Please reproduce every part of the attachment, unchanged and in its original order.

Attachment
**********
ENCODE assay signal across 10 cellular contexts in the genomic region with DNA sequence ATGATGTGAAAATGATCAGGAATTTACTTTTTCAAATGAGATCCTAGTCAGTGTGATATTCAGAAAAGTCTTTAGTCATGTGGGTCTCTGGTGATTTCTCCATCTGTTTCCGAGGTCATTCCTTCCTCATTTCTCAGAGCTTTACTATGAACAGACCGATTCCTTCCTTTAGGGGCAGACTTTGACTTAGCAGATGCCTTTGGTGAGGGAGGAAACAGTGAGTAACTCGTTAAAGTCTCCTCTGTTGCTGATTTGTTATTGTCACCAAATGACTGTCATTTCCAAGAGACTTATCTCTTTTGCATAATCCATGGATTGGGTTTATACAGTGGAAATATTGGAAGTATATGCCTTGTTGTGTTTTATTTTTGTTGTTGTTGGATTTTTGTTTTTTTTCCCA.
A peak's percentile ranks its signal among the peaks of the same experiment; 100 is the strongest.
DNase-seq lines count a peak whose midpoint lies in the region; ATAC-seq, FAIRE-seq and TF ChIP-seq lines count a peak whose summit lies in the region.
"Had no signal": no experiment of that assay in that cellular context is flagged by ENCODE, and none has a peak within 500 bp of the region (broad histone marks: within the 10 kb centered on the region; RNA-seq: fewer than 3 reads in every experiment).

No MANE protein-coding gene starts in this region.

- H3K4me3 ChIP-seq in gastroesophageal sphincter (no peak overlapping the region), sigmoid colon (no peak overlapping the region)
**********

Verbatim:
ENCODE assay signal across 10 cellular contexts in the genomic region with DNA sequence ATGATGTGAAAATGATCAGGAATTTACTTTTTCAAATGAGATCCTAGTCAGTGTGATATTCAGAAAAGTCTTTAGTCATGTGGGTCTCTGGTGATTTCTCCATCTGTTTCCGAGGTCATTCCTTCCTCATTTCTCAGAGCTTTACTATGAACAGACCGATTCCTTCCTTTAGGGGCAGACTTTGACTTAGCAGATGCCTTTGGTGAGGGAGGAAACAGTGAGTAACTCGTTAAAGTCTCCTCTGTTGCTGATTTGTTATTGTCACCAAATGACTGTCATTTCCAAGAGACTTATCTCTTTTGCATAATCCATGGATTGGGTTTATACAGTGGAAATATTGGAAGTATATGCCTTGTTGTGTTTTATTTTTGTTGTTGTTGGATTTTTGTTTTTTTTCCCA.
A peak's percentile ranks its signal among the peaks of the same experiment; 100 is the strongest.
DNase-seq lines count a peak whose midpoint lies in the region; ATAC-seq, FAIRE-seq and TF ChIP-seq lines count a peak whose summit lies in the region.
"Had no signal": no experiment of that assay in that cellular context is flagged by ENCODE, and none has a peak within 500 bp of the region (broad histone marks: within the 10 kb centered on the region; RNA-seq: fewer than 3 reads in every experiment).

No MANE protein-coding gene starts in this region.

- H3K4me3 ChIP-seq in gastroesophageal sphincter (no peak overlapping the region), sigmoid colon (no peak overlapping the region)